"Tesla has clearly found an unmet market niche that's capable of supporting the company, at least in the near term," Karl Brauer, senior analyst at Kelley Blue Book, said in an e-mailed statement. "The automaker's long-term goal of producing a high-volume, low-cost electric car is the next big hurdle, but for now they seem to be firing on all non-existent cylinders.”
After posting its first profit in Q1 2013, many analysts expected Tesla to slip back in the red for the second quarter. But at $26 million, Tesla more than doubled its operating profit in Q2, and ended the quarter with $747 million in cash and no government debt. It's stock ballooned in after hours trading Wednesday and by midday Thursday, was up more than 17 percent at $151.75. Still, because of its early repayment of its government and its car-price guarantee, which forces the company to start accounting for car sales as leases, Tesla officially posted a net loss in Q2 of $30.5 million, or 26 cents a share. ( Continue… )
Ever since civil unrest led to the toppling of President Ali Abdullah Salehas in 2011, Yemen has struggled to contain the rise of Islamic militants operating within its borders, even with the help of the US military.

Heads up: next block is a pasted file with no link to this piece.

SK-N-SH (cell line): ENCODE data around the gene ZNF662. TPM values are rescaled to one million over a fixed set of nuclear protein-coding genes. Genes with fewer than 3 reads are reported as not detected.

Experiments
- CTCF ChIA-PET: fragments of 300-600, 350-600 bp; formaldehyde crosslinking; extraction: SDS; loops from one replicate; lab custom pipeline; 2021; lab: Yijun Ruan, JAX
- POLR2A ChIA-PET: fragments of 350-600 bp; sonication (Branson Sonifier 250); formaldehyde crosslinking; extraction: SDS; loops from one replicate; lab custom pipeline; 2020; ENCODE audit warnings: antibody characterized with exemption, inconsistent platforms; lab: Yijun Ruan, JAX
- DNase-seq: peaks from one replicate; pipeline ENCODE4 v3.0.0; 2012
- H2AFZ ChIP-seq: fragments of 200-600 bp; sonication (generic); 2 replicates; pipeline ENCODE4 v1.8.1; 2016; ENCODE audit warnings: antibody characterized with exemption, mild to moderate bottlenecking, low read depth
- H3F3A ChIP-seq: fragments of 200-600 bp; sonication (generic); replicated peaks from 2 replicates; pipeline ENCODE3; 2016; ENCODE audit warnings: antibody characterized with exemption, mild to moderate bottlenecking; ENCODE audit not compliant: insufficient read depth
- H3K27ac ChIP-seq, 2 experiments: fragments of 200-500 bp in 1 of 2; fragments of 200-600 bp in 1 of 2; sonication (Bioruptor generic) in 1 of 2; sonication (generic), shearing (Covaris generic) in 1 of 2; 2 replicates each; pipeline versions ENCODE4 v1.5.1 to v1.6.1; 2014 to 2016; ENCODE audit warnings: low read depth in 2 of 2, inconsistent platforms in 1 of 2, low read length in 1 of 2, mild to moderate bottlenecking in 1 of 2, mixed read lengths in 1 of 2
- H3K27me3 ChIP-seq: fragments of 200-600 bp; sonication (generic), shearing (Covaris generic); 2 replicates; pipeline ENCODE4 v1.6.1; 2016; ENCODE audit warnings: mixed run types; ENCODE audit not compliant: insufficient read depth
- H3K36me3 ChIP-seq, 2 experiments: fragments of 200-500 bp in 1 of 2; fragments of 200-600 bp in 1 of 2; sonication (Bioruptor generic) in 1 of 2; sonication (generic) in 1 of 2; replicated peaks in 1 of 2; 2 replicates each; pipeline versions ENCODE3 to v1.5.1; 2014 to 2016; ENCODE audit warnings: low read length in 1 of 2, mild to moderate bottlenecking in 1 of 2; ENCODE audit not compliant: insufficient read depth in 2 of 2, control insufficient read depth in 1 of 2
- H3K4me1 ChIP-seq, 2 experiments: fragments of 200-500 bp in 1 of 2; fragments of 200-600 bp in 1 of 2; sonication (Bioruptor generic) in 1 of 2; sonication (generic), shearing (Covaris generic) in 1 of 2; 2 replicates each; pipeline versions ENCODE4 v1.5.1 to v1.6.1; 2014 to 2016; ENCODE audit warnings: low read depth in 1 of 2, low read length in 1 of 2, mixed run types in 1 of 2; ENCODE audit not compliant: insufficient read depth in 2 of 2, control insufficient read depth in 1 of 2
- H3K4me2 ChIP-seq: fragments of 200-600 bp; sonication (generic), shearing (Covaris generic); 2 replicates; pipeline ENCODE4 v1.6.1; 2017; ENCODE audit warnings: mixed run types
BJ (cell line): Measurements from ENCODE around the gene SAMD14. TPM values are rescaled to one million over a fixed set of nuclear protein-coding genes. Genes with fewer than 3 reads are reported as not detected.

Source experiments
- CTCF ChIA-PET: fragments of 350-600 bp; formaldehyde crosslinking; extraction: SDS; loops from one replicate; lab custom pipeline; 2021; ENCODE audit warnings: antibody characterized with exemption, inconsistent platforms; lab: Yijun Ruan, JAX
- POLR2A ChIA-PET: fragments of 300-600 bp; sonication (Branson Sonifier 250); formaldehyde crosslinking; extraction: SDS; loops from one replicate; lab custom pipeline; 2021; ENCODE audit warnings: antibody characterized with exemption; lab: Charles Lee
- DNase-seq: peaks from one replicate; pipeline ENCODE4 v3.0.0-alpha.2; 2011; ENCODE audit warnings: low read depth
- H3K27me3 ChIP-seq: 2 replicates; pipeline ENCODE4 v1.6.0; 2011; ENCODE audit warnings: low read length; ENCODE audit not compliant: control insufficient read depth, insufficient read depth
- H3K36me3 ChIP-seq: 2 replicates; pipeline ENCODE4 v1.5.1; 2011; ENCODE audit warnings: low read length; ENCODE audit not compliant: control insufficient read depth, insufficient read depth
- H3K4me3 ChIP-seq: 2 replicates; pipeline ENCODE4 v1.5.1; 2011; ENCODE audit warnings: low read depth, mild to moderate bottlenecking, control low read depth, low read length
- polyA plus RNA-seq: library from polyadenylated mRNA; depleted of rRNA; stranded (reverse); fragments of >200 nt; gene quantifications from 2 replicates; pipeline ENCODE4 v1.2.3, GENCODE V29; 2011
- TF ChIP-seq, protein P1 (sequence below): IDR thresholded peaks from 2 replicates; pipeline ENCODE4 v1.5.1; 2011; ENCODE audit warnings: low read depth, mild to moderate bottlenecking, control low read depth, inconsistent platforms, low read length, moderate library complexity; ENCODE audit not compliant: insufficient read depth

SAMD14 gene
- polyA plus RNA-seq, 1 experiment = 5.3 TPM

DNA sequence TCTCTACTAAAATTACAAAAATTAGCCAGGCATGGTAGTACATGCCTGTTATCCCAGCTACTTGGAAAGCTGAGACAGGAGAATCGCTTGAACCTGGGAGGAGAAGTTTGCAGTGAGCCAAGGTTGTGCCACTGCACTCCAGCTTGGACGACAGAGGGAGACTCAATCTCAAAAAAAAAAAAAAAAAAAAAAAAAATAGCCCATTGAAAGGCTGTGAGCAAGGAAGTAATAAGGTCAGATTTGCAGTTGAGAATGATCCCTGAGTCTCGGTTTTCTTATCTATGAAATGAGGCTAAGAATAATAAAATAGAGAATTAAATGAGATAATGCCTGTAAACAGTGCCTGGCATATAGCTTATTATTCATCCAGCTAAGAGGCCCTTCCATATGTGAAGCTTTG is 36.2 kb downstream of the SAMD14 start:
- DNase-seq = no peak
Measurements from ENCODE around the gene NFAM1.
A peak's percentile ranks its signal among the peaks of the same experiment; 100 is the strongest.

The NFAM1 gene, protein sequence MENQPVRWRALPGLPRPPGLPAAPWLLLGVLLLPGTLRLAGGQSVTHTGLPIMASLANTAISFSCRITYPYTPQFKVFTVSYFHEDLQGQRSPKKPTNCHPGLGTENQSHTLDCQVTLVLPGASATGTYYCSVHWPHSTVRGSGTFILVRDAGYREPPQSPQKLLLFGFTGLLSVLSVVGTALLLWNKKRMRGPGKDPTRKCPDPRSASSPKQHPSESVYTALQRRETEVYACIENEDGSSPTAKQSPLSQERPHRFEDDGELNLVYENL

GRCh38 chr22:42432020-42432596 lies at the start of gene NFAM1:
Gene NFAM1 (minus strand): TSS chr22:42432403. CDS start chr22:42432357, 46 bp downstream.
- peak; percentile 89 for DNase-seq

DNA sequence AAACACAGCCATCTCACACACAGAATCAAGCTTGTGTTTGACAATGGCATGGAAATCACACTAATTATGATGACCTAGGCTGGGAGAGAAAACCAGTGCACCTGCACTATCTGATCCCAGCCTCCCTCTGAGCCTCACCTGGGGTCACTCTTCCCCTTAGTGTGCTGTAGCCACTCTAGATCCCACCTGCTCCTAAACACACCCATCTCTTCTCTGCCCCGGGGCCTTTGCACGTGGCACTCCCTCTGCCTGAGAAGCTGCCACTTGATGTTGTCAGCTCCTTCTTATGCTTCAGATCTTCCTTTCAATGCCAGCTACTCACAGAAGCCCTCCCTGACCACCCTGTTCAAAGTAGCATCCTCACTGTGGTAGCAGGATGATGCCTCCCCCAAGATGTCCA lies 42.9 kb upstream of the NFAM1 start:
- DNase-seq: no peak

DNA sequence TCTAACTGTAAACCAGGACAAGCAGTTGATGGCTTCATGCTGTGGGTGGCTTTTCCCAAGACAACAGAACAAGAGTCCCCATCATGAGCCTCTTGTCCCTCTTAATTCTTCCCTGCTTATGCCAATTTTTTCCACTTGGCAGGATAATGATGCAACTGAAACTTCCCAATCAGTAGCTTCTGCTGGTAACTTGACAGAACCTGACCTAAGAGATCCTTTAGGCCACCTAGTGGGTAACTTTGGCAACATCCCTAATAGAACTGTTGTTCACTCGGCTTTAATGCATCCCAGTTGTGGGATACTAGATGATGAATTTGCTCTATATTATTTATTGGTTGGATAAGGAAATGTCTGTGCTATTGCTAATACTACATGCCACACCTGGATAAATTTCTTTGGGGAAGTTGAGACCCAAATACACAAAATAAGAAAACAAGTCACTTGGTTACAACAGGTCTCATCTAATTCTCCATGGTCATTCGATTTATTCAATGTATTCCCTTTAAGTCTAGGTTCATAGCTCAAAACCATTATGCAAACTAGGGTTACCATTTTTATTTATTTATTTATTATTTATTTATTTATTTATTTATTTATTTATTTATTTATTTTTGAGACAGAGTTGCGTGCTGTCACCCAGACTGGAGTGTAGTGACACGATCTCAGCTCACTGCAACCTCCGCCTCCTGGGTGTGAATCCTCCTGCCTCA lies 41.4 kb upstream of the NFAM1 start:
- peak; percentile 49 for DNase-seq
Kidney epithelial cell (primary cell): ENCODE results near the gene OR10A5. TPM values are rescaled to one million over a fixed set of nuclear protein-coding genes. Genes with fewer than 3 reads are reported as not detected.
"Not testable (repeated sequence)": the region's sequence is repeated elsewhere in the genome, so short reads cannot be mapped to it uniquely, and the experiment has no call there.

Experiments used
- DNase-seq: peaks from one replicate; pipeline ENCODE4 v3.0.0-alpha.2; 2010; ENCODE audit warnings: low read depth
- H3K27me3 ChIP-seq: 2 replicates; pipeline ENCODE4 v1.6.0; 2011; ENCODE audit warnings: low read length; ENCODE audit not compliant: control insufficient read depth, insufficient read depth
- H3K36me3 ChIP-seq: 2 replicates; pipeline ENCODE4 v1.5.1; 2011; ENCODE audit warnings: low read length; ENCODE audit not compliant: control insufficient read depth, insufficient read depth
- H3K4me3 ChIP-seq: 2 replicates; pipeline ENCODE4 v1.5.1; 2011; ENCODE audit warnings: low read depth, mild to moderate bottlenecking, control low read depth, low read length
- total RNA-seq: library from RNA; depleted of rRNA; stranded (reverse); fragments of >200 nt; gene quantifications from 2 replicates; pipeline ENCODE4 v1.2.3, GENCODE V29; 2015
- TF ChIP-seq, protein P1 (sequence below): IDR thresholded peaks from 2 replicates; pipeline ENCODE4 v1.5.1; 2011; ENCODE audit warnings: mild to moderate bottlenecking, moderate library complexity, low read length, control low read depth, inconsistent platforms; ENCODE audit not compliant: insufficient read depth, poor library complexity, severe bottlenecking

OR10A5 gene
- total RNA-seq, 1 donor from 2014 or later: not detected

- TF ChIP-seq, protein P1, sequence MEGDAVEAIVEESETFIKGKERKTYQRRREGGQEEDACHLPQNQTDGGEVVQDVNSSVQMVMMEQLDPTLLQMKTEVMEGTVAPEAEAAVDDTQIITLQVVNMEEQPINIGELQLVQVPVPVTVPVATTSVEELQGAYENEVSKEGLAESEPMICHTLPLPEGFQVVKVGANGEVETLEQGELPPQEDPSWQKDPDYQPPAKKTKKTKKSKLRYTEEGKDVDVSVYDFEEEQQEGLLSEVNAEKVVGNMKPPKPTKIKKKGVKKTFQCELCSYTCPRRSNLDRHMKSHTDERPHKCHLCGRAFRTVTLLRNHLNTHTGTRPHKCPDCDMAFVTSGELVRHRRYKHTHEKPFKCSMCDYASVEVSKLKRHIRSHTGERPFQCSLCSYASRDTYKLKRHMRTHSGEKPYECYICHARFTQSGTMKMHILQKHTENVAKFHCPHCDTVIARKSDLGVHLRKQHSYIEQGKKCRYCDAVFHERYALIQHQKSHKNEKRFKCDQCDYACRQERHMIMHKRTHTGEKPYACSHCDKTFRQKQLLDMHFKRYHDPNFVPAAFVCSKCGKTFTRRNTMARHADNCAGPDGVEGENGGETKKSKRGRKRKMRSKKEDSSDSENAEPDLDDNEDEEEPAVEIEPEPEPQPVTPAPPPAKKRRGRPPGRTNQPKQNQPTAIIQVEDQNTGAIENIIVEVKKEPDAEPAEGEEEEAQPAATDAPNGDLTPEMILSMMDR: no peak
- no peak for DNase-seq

US, British, and French embassies were closed recently, after a message was intercepted on the 4th of August from Ayman al-Zawahiri, the head of al-Qaeda in Pakistan and successor to Osama bin Laden, to Nasir al-Wuhayshi, the head of al-Qaeda in Yemen, mentioning a planned attack that was to happen shortly.
It seems as though that attack may have now been foiled, after Yemen’s government has just released that it uncovered an al-Qaeda attack to seize various facilities in the dangerous southwestern province of Hadramut. (Related article: Is Oil the Next Front in Al-Qaida's War?)
Rajeh Badi, advisor to Prime Minister Mohamed Salem Basindwah, told Bloomberg that the militants were prevented from carrying out their plot to attack the al-Dhabah oil export terminal, and the LNG facility in Shabwah province, as well as the planned seizure of the port city of Mukalla in Hadramut. ( Continue… )
Renewable energy is slowly catching up to fossil fuels and becoming more competitive, but it still faces the same challenges as ever. The fact that the sun doesn’t always shine, the wind doesn’t always blow, and few systems can efficiently cope with the fluctuating energy demand placed upon them.
Critics view these points as proof that renewable energy has no future, whereas advocates view them as challenges that must be overcome.
Many different techniques have been tested to try and smooth out the varying generating levels that clean energy sources produce, mainly some form of energy storage system, but none has yet managed to provide an adequate solution. (Related article: Airborne Wind Turbines Continue to Advance)
An exciting, new wind turbine produced by GE, shows hope as a potential solution to the constant problems that afflict the wind energy sector. The 1.6-100 and 1.7-100 wind turbines boast the ability of generating far more electricity when wind speeds are minimal, store excess energy for use in the future, and has a smart system that can analyse when more energy will be needed, and when the wind should blow. ( Continue… )